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Course Description:

The impact of technology and networks on our lives, culture, and society continues to increase. The very fact that you can take this course from anywhere in the world requires a technological infrastructure that was designed, engineered, and built over the past sixty years. To function in an information-centric world, we need to understand the workings of network technology. This course will open up the Internet and show you how it was created, who created it and how it works. Along the way we will meet many of the innovators who developed the Internet and Web technologies that we use today.

What You Will Learn

After this course you will not take the Internet and Web for granted. You will be better informed about important technological issues currently facing society. You will realize that the Internet and Web are spaces for innovation and you will get a better understanding of how you might fit into that innovation. If you get excited about the material in this course, it is a great lead-in to taking a course in Web design, Web development, programming, or even network administration. At a minimum, you will be a much wiser network citizen.

Course Details:
  • Instructors: Charles Severance
  • School: University of Michigan
  • Subject: Computers & Technology
  • Publisher: Coursera
  • Price:FREE
  • Certificate:Included Free
  • Take the Course: Start Now »
  • Starts: 2 June, 2014
  • Ends: 22 August, 2014
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Course Reviews (3)
Explored This Course?

Christina Belisle

September 9, 2013

I took this class while taking a full course load, so I didn't always put as much effort into this class as I could have (as not studying for a free MOOC doesn't penalize me at all). I was still able to learn a ton of information. The tech details (TCP/IP, link layers, etc) didn't stick with me as well as the history of the Internet did. The professor was very passionate about the subject matter and you could tell he was quite proud of how the University of Michigan played such a crucial role in creating the Internet as we know it. The first half was mostly history, and the lectures came off more as storytelling than rote memorization of facts and dates, which made the information easier to learn. It's an excellent introduction to MOOCs and the lectures are interesting if you just want something to do on a lazy day off. You're not going to learn enough technical knowledge to fix home networking issues, but you will appreciate the fact that you can read this review that's stored in a database somewhere far away and how you can access it near instantly.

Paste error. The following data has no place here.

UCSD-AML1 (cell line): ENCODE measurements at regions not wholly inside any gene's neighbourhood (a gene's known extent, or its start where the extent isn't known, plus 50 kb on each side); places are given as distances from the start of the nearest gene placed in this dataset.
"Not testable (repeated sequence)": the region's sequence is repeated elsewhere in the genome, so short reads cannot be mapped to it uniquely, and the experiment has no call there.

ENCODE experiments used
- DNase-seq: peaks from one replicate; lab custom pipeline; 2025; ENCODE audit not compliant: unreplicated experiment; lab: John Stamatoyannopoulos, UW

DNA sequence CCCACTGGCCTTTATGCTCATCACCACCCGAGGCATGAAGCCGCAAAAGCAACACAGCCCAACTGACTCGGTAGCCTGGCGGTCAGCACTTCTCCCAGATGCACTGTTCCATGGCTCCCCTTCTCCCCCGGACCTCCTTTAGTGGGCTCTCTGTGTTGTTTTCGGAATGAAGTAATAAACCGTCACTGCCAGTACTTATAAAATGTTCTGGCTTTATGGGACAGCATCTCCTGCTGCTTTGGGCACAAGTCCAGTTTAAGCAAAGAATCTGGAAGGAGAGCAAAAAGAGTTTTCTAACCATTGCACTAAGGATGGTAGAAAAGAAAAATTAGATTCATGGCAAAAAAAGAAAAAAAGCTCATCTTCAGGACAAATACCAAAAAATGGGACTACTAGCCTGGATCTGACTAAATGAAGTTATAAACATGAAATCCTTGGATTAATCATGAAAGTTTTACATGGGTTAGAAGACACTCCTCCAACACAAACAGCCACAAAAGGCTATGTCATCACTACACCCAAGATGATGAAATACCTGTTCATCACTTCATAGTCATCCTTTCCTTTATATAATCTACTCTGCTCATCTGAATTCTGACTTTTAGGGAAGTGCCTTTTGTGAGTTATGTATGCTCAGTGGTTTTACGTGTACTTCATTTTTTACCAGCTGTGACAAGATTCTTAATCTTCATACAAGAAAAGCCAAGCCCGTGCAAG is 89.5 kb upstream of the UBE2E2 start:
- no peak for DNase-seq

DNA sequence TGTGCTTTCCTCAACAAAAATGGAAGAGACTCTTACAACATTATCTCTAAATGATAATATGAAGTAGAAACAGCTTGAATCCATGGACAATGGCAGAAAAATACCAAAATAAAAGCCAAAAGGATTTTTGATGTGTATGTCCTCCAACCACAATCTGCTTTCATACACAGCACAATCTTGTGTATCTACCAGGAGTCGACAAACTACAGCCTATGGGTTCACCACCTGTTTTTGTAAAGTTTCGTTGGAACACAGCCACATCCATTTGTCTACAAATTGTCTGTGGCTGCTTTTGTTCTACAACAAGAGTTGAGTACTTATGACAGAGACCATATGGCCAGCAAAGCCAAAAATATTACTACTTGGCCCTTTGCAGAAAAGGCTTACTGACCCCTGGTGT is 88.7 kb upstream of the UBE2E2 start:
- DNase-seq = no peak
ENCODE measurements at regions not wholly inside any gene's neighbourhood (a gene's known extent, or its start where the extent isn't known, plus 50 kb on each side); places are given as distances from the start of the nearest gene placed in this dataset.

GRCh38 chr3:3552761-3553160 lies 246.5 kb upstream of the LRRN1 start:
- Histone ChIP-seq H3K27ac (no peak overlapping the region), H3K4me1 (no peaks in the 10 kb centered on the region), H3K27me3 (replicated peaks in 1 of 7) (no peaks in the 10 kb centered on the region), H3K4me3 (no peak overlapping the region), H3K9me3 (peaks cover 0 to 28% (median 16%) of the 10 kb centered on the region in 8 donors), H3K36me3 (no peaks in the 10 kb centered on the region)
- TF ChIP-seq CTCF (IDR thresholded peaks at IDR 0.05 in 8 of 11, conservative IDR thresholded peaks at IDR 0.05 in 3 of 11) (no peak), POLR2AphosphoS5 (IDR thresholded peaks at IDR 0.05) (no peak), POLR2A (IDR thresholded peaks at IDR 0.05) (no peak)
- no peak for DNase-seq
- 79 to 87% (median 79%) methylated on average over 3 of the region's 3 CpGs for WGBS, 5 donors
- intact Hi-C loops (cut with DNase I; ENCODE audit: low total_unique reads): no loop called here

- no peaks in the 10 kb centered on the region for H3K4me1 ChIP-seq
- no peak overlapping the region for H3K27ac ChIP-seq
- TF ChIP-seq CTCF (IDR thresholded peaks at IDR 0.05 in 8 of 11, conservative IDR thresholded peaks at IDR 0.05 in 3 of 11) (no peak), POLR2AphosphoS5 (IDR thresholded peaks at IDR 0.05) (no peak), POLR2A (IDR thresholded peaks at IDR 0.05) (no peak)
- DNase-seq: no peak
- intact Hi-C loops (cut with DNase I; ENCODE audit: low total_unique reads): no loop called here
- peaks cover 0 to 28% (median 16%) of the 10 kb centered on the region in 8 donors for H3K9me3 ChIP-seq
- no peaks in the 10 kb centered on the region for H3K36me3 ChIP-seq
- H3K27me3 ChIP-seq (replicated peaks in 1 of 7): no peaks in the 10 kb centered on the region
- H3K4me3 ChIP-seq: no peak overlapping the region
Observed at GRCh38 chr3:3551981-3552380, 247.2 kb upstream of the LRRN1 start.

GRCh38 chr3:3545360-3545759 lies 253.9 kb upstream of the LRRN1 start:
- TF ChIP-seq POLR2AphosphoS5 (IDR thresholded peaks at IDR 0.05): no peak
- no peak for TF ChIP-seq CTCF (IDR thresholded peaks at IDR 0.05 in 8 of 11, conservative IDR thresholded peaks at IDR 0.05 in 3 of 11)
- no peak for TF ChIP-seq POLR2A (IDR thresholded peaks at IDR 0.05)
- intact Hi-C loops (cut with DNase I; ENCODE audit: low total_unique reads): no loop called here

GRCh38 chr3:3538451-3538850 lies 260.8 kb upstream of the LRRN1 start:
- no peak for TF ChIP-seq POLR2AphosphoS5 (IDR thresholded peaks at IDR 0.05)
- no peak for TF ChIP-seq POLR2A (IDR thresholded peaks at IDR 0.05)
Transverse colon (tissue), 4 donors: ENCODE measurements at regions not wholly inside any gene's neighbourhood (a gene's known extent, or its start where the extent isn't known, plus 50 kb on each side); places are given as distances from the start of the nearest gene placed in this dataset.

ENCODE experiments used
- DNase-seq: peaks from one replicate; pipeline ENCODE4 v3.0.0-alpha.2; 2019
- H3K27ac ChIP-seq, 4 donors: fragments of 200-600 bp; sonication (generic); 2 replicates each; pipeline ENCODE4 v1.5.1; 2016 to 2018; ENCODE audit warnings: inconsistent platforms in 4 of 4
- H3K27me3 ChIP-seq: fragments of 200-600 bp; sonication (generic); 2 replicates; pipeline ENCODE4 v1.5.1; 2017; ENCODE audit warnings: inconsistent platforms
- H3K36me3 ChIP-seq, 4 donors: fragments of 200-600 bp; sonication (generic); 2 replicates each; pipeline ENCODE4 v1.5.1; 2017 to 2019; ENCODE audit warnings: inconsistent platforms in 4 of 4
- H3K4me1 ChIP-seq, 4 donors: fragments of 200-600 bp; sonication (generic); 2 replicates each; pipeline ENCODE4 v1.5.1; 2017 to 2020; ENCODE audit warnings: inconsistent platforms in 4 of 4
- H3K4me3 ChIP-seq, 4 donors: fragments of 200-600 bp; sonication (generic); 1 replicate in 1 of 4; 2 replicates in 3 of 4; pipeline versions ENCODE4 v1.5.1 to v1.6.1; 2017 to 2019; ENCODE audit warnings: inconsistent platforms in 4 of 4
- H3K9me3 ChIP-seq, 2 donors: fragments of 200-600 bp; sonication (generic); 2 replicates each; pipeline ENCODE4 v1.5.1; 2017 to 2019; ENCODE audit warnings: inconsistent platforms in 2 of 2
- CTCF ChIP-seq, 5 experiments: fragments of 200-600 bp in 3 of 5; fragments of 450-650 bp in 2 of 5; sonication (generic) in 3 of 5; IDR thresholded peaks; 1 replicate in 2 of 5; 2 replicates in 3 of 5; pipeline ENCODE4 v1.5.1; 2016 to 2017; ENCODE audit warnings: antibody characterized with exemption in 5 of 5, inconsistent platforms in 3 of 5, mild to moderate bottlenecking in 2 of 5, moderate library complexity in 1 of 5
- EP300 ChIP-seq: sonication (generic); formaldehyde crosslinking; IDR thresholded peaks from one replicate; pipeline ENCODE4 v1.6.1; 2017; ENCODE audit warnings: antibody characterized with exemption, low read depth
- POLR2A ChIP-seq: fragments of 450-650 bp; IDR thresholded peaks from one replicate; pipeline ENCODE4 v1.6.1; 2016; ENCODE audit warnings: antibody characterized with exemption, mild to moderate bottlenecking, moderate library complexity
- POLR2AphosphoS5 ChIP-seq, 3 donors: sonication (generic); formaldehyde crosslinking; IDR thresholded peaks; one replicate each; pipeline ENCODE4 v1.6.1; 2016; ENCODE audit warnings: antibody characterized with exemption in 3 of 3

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Cristiana Reis

June 11, 2013

This course is perfect for anyone who's interested in technology and the Internet in particular. It's packed with interesting facts and doesn't require any special technical knowledge – I know nothing about Web development or programming, etc. and I had no difficulties at all. You’ll learn how it all came to be, who did what when and where, how it all works (definitely the most exciting part for me!) and how safe and secure it is. The lectures are quite relaxed. It almost feels like the professor, Dr Chuck, is telling you a story. He will often use simple analogies to explain the most complex technical bits and, being a major online learning enthusiast, makes good use of the available technology to produce his lecture videos. You’ll also get to watch plenty of interviews with some of the people who helped/help shape the Web. Dr Chuck also seems to be keen on interacting with students from all over the world. The Office Hours videos (and the actual sessions I'm sure, if you're lucky to attend one of them) are always good fun. And it is not rare to find him taking part in the discussion forums every now and then. You’ll probably even get to see his geeky tattoo at some point! As far as the course assessment is concerned, the March 2013 edition included nine weekly quizzes (that you could take as many times as you liked until you were happy with your score) and a final exam, along with a couple optional extra credit peer-graded essays. The deadlines and grading were extremely reasonable. And depending on your final grade, you could get a Statement of Accomplishment or a Statement of Accomplishment with Distinction.

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